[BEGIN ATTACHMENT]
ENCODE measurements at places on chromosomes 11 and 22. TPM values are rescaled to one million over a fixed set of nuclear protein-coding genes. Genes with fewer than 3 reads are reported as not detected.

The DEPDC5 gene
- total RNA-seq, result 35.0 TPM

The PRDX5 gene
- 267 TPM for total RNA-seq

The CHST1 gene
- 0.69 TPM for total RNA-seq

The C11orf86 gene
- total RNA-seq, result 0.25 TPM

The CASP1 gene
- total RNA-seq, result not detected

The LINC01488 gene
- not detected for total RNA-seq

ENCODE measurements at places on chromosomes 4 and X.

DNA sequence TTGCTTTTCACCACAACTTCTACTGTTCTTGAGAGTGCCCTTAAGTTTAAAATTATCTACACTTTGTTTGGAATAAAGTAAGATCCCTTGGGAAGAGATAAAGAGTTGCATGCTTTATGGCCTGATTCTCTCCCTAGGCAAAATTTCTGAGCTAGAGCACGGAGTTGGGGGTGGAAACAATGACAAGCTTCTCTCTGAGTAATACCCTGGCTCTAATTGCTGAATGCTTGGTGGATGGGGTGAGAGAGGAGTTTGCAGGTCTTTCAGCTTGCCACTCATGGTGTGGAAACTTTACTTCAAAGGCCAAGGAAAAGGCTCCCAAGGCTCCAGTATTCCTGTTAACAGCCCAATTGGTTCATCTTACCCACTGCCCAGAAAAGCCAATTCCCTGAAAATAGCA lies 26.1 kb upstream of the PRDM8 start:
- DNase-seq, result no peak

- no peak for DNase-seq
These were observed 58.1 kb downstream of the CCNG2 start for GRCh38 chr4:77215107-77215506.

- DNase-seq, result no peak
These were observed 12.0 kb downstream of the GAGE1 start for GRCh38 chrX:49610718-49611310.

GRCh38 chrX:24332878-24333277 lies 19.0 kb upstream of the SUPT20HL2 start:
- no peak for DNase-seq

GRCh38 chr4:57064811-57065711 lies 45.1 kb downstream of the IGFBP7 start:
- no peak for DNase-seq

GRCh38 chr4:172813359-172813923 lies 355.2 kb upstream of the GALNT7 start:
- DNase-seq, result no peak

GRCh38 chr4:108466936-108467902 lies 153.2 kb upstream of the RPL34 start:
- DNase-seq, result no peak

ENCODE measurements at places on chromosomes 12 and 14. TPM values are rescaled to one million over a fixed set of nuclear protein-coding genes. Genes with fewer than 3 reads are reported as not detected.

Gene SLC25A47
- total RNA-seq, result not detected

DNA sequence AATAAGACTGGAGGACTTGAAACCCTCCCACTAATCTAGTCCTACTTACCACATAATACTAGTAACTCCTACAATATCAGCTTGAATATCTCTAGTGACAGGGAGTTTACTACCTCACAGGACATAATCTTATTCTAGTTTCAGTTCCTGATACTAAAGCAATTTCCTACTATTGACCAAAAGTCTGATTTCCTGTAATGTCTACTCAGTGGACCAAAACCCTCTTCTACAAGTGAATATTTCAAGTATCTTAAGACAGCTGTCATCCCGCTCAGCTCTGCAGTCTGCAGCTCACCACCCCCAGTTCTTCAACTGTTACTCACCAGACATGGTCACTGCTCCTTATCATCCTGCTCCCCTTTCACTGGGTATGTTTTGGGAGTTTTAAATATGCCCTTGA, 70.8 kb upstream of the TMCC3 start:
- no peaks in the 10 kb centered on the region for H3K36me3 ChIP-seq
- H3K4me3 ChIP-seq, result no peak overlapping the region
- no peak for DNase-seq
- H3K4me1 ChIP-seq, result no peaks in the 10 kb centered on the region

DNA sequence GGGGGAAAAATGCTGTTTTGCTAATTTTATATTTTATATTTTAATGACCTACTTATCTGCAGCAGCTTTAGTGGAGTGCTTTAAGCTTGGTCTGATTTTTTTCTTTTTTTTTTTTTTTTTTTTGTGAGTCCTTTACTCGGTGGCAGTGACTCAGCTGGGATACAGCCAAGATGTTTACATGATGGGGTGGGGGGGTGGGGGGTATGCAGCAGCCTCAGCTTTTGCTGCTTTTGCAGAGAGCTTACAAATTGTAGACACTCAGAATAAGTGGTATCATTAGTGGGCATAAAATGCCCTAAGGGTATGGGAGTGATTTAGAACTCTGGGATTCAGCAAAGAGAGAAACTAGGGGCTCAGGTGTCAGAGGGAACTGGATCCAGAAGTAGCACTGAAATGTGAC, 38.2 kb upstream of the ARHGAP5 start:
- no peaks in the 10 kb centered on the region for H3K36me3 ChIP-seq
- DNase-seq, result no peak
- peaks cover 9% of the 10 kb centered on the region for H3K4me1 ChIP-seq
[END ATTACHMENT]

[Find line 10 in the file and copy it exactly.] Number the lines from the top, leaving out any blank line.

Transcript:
The CASP1 gene